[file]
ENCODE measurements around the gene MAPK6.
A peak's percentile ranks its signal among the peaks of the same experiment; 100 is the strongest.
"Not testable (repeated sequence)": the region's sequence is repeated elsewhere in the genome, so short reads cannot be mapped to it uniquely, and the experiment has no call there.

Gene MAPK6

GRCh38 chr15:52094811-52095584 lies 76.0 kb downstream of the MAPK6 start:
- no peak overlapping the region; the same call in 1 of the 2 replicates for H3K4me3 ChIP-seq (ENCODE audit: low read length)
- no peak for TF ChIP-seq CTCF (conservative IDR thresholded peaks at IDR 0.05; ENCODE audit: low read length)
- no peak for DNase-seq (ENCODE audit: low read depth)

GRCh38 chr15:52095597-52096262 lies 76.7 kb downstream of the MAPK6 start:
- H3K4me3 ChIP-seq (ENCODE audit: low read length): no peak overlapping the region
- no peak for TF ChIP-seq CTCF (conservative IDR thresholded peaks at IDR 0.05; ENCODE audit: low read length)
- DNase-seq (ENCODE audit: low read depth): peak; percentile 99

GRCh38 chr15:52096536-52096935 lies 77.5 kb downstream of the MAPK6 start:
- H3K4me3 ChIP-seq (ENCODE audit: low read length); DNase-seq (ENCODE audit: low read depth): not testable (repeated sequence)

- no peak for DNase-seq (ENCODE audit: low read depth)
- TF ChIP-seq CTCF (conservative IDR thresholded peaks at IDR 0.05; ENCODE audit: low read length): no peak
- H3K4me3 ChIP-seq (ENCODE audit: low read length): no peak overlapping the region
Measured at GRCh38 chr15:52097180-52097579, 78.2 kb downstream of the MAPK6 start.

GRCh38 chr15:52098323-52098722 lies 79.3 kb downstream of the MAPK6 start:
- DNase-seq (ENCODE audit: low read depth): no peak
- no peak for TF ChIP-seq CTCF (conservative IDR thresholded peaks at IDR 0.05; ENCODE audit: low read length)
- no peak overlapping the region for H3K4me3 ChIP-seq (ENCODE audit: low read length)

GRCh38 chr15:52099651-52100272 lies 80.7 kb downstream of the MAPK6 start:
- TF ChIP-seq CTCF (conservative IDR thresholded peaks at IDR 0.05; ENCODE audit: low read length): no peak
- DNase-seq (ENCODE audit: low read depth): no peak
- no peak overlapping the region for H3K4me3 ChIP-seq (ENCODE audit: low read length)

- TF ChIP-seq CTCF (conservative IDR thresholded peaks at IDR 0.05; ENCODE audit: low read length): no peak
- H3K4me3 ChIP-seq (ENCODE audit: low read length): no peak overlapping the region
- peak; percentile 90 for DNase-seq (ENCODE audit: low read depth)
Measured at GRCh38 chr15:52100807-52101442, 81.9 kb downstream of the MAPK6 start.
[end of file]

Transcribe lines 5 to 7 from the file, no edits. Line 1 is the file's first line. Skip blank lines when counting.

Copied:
GRCh38 chr15:52094811-52095584 lies 76.0 kb downstream of the MAPK6 start:
- no peak overlapping the region; the same call in 1 of the 2 replicates for H3K4me3 ChIP-seq (ENCODE audit: low read length)
- no peak for TF ChIP-seq CTCF (conservative IDR thresholded peaks at IDR 0.05; ENCODE audit: low read length)